The research, by Jayson Lusk and David Davis of Oklahoma State University and Brenna Ellison from the University of Illinois, was conducted in a full-service restaurant where patrons were randomly assigned one of three different types of menus when ordering lunch:
1 - The control: Menus with no information about calories.
2 - Menus with the number of calories listed.
3 - Menus with a traffic light symbol - red, yellow or green lights to indicate specific calorie ranges - in addition to a numeric calorie label. (Green for 400 calories or fewer, yellow for 401- 800 calories, and red for 800+ calories.)
Diners were then asked to complete a survey after the meal.
Calories and traffic lights more likely to impact choice of entrée than supplemental items
The calorie+traffic light menu label led to significantly fewer entrée calories ordered compared to the other two labeling formats (114 and 129 entrée calories fewer, on average, than the calorie-only and control menus, respectively).
Diners ordering lower-calorie entrée may feel they have a license to order an extra side or a dessert
However, diners choosing lower calorie entrées sometimes compensated by ordering higher calorie options as sides or desserts, said Dr Ellison. "The menus with the calorie labels alone actually increased total calories ordered by 52 calories, on average, compared to the control menu.
“This suggests diners who received calorie information may be experiencing a licensing effect such that ordering a lower-calorie entrée gave a diner license to order an extra side item or dessert.
"Diners receiving menus with labels may be rewarding themselves for 'good behavior' - ordering something lower calorie. If this is the case, that may be an unintended consequence of any labeling legislation."
Business or pleasure? Dining occasion also affects calorie consumption
However, the calorie+traffic light label still reduced total calories ordered by 69 calories, on average, compared with the control group.
Results also showed that calorie labels had the greatest impact on the least health conscious patrons, while using a symbolic calorie label further reduced the caloric intake of the most health conscious.
Meanwhile, patrons visiting the restaurant for a business lunch were more likely to make low-calorie choices than those eating with friends or relatives.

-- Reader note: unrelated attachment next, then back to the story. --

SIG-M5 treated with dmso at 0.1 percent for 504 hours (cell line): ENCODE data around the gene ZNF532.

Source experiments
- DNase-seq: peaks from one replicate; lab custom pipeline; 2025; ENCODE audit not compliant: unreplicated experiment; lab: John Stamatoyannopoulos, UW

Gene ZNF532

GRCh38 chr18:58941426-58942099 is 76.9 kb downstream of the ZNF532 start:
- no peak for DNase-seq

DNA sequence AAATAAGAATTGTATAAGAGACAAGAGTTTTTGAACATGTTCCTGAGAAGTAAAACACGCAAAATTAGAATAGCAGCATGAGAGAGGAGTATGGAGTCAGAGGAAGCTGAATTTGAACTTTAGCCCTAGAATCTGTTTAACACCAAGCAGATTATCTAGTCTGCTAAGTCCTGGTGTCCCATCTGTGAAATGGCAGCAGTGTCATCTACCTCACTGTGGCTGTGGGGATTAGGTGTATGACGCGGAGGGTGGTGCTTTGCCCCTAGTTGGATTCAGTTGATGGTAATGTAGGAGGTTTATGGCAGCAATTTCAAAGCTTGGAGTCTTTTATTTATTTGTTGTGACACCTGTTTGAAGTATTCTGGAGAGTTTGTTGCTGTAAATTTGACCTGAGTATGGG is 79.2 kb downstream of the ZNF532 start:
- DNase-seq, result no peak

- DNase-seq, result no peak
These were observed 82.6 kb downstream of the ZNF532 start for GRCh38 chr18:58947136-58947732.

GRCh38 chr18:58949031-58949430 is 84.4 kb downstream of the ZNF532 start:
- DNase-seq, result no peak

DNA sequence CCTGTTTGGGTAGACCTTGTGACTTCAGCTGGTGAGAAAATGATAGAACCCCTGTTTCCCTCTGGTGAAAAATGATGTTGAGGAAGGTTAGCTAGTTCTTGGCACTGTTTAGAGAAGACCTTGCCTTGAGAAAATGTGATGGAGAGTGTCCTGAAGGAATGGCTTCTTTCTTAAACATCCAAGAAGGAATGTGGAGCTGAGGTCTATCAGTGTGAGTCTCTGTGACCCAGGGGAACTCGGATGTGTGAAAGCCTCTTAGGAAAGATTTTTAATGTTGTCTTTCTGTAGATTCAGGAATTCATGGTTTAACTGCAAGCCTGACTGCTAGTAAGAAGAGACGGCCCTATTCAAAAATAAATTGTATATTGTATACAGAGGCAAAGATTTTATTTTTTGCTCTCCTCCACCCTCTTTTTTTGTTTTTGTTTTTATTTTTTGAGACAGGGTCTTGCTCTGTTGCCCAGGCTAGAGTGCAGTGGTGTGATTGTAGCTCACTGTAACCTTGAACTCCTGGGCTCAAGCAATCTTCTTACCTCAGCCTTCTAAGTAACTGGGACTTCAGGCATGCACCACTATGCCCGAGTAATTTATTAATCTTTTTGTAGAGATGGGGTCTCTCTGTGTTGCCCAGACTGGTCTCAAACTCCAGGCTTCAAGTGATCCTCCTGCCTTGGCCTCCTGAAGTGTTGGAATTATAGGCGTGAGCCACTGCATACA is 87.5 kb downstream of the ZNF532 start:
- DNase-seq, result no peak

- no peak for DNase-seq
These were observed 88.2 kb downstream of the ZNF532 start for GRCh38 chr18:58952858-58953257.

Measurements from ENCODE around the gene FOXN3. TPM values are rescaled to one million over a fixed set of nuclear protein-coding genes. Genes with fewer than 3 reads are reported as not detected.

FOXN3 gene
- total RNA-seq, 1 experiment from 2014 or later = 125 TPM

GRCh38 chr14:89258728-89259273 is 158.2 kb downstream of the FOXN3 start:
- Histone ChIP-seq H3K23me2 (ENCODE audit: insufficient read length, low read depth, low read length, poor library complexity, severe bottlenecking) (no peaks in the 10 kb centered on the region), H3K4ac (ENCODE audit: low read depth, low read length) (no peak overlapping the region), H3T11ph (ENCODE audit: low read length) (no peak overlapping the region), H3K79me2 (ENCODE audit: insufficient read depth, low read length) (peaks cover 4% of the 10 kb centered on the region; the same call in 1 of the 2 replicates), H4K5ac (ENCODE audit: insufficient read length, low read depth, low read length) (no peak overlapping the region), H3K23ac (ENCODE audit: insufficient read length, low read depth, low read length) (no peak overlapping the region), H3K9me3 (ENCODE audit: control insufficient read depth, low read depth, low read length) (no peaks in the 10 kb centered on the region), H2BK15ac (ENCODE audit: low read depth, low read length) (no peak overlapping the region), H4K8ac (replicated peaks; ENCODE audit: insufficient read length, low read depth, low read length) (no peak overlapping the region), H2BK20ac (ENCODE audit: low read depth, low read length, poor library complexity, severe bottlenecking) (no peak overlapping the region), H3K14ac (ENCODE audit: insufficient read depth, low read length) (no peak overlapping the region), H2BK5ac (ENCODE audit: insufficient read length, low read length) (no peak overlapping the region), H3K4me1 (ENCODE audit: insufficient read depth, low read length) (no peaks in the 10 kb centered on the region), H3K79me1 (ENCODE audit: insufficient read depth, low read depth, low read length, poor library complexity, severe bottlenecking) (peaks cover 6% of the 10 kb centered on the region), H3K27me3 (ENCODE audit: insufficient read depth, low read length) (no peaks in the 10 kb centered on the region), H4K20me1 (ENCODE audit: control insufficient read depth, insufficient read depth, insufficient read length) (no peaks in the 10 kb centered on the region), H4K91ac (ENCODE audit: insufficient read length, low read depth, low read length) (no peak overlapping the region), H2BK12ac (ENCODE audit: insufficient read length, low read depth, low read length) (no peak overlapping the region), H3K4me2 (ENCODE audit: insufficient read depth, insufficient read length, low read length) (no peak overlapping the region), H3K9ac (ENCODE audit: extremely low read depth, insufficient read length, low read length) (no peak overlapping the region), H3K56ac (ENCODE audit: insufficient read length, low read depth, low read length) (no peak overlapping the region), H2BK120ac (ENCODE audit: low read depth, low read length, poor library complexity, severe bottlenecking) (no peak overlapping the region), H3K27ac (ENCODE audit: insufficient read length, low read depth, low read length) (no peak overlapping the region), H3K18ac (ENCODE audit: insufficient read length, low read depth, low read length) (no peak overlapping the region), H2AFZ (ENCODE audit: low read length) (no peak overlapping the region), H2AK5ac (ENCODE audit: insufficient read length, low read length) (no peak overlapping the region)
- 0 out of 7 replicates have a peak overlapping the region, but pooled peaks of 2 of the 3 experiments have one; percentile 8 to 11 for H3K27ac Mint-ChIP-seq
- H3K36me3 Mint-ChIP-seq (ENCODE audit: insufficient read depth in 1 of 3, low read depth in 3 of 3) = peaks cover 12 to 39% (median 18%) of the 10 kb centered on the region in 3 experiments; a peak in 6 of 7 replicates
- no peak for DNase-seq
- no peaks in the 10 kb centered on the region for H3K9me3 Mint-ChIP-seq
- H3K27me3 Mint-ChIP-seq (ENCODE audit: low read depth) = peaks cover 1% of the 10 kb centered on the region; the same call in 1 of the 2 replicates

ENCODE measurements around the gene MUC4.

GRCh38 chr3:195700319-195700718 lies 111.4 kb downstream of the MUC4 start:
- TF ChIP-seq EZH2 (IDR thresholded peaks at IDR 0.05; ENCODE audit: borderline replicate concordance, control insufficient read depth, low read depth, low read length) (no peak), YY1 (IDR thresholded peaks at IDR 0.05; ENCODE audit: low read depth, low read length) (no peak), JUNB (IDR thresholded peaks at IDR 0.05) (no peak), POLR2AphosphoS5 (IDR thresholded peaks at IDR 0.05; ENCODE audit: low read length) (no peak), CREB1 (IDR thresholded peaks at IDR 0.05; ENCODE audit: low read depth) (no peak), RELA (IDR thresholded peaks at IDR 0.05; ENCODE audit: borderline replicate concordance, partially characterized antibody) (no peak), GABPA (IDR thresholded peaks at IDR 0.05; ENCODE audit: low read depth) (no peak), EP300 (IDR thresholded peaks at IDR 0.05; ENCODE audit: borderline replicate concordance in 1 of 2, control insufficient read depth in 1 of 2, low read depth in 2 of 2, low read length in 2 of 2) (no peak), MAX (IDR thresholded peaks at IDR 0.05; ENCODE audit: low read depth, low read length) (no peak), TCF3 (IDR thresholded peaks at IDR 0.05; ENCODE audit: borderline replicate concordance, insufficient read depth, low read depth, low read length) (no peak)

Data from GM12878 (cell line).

Not every diner has time to read - or wants to read - the number of calories listed for each menu item
They concluded: “Our results suggest that calorie labels in restaurants can be effective, but only among those restaurant patrons who have lower levels of health consciousness.
“Unfortunately, numeric labels did little for consumers who were already more knowledgeable about health and nutrition. To reach a broader group of diners, a symbolic calorie label may be preferred as it reduced caloric intake across all levels of health consciousness”
A symbol might be especially helpful in communicating with the broadest groups of consumers
Ellison added: "Not every restaurant diner has time to read - or even wants to read - the number of calories listed for each menu item.
“For this reason, a symbol might be especially helpful in communicating with the broadest groups of consumers.
“By reducing the number of calories ordered for diners across all levels of health-consciousness, the combination calorie-traffic light label seems to be more effective than the numeric calorie label alone."
Source: International Journal of Behavioral Nutrition and Physical Activity 2013,10:21 doi:10.1186/1479-5868-10-21
Title: ‘Looking at the label and beyond: the effects of calorie labels, health consciousness, and demographics on caloric intake in restaurants’, was published in the International Journal of Behavioral Nutrition and Physical Activity.
Authors: Brenna Ellison, Jayson L Lusk and David Davis
Click here to read it.